In the second-most anticipated abortion case of the year, eight justices on the U.S. Supreme Court ruled Friday that abortion providers can challenge a Texas law that has effectively banned most abortions in the state since it was allowed to take effect in September. But the court also ruled that the federal Justice Department could not intervene in the dispute, and it refused to block the law for now.
Nonetheless, the justices were sharply divided in their opinions on the case. The majority opinion in the Texas decision, Whole Woman's Health et al. v. Jackson et al., did not directly address the fate of abortion rights in the United States. Rather, the conservative, anti-abortion majority on the court is expected to take on that larger question in a separate case out of Mississippi that was argued Dec. 1.
In fact, the majority opinion, written by Justice Neil Gorsuch, directly acknowledged as much. Whether the Texas law is constitutional "is not before the court," he wrote. "Nor is the wisdom [of the Texas law] as a matter of public policy."
A hint as to the coming showdown over abortion rights is included in a plurality opinion written by Chief Justice John Roberts — and joined by the three liberal justices. The Texas law, wrote Roberts, "has had the effect of denying the exercise of what we have held is a right protected under the Federal Constitution."
The Texas law, known as SB 8, is similar to laws passed by several other states over the past few years in that it bans abortion after fetal cardiac activity can be detected, which is usually about six weeks into pregnancy. That is in direct contravention of Supreme Court precedents in 1973's Roe v. Wade and 1992's Planned Parenthood of Southeastern Pennsylvania v. Casey, which say states cannot ban abortion until "viability," about 22 to 24 weeks. The Texas law also makes no exception for pregnancies caused by rape or incest.
SB 8, however, varies from other state "heartbeat" laws because it has a unique enforcement mechanism that gives state officials no role. Rather, it leaves enforcement to the general public, by authorizing civil suits against not just anyone who performs an abortion, but also anyone who "aids and abets" an abortion, which could include those who drive patients to an abortion clinic or counsel them. Those who sue and win would be guaranteed damages of at least $10,000. Opponents of the law call that a "bounty" to encourage people to sue their neighbors.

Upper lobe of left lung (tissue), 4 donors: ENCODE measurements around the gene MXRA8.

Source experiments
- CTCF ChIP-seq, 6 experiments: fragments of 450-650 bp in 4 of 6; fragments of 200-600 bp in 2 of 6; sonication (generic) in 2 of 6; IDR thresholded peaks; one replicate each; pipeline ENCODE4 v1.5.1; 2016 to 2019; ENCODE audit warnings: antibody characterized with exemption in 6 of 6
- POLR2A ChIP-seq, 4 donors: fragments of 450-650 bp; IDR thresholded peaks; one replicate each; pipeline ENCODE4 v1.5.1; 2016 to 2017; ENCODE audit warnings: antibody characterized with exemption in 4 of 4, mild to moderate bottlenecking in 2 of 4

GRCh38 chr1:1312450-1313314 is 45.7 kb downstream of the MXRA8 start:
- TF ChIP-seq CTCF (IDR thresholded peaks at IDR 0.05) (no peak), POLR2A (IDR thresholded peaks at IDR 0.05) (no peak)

Supporters of the law have said it was specifically designed to prevent federal courts from blocking the law, since no state officials are involved in enforcement and therefore are not responsible for it.
It was specifically that enforcement mechanism that the Supreme Court considered during three hours of oral arguments that were speedily scheduled on Nov. 1. The question before the justices was not directly whether the Texas ban is unconstitutional, but whether either the abortion providers or the federal government could challenge it in court.
In the end the court ruled that while the abortion providers could sue some, but not all, of the Texas officials included in their lawsuit, the Justice Department could not intervene. In a separate, two paragraph ruling, the court said the case brought by the federal government seeking to intervene, United States v. Texas, was "improvidently granted."
The justices also noted that Thursday a state court in Texas held the law unconstitutional, but that case affects only roughly a dozen individual suits.
As she has been since the court first addressed the case last summer, Justice Sonia Sotomayor was scathing in her criticism. By allowing the Texas law to continue in effect, she wrote in a dissent, "The Court thus betrays not only the citizens of Texas but also our constitutional system of government."
The case returns to the federal district court in Texas.
This article was reprinted from khn.org with permission from the Henry J. Kaiser Family Foundation. Kaiser Health News, an editorially independent news service, is a program of the Kaiser Family Foundation, a nonpartisan health care policy research organization unaffiliated with Kaiser Permanente.